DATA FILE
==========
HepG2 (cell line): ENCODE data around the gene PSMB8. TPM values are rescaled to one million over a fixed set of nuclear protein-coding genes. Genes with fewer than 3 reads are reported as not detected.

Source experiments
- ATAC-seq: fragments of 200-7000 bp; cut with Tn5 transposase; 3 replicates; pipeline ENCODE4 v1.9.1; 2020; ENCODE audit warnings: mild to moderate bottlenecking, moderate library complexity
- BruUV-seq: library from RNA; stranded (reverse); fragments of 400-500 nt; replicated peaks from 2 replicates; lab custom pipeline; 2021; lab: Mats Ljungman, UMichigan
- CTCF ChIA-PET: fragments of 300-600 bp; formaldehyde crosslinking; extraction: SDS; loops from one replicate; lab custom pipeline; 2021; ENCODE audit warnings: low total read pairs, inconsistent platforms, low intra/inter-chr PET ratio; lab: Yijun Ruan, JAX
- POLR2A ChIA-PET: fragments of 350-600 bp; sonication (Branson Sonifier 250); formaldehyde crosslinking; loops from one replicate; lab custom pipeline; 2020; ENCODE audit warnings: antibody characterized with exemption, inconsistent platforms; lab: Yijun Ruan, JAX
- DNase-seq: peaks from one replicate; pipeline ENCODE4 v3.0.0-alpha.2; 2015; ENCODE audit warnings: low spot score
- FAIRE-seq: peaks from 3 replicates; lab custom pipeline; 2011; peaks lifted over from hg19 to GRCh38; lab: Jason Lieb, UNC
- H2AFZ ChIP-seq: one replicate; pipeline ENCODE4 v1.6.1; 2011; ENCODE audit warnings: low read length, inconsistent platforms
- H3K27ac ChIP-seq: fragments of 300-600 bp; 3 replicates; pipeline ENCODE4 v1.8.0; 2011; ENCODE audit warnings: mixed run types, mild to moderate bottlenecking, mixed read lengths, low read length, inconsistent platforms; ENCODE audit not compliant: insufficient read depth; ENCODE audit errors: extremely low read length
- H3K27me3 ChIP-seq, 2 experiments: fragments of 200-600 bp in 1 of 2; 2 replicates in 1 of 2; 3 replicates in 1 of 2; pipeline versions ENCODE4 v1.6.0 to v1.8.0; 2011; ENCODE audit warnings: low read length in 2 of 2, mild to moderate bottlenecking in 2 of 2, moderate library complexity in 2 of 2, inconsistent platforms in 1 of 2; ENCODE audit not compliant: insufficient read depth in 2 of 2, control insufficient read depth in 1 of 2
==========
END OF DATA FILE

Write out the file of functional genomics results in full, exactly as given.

HepG2 (cell line): ENCODE data around the gene PSMB8. TPM values are rescaled to one million over a fixed set of nuclear protein-coding genes. Genes with fewer than 3 reads are reported as not detected.

Source experiments
- ATAC-seq: fragments of 200-7000 bp; cut with Tn5 transposase; 3 replicates; pipeline ENCODE4 v1.9.1; 2020; ENCODE audit warnings: mild to moderate bottlenecking, moderate library complexity
- BruUV-seq: library from RNA; stranded (reverse); fragments of 400-500 nt; replicated peaks from 2 replicates; lab custom pipeline; 2021; lab: Mats Ljungman, UMichigan
- CTCF ChIA-PET: fragments of 300-600 bp; formaldehyde crosslinking; extraction: SDS; loops from one replicate; lab custom pipeline; 2021; ENCODE audit warnings: low total read pairs, inconsistent platforms, low intra/inter-chr PET ratio; lab: Yijun Ruan, JAX
- POLR2A ChIA-PET: fragments of 350-600 bp; sonication (Branson Sonifier 250); formaldehyde crosslinking; loops from one replicate; lab custom pipeline; 2020; ENCODE audit warnings: antibody characterized with exemption, inconsistent platforms; lab: Yijun Ruan, JAX
- DNase-seq: peaks from one replicate; pipeline ENCODE4 v3.0.0-alpha.2; 2015; ENCODE audit warnings: low spot score
- FAIRE-seq: peaks from 3 replicates; lab custom pipeline; 2011; peaks lifted over from hg19 to GRCh38; lab: Jason Lieb, UNC
- H2AFZ ChIP-seq: one replicate; pipeline ENCODE4 v1.6.1; 2011; ENCODE audit warnings: low read length, inconsistent platforms
- H3K27ac ChIP-seq: fragments of 300-600 bp; 3 replicates; pipeline ENCODE4 v1.8.0; 2011; ENCODE audit warnings: mixed run types, mild to moderate bottlenecking, mixed read lengths, low read length, inconsistent platforms; ENCODE audit not compliant: insufficient read depth; ENCODE audit errors: extremely low read length
- H3K27me3 ChIP-seq, 2 experiments: fragments of 200-600 bp in 1 of 2; 2 replicates in 1 of 2; 3 replicates in 1 of 2; pipeline versions ENCODE4 v1.6.0 to v1.8.0; 2011; ENCODE audit warnings: low read length in 2 of 2, mild to moderate bottlenecking in 2 of 2, moderate library complexity in 2 of 2, inconsistent platforms in 1 of 2; ENCODE audit not compliant: insufficient read depth in 2 of 2, control insufficient read depth in 1 of 2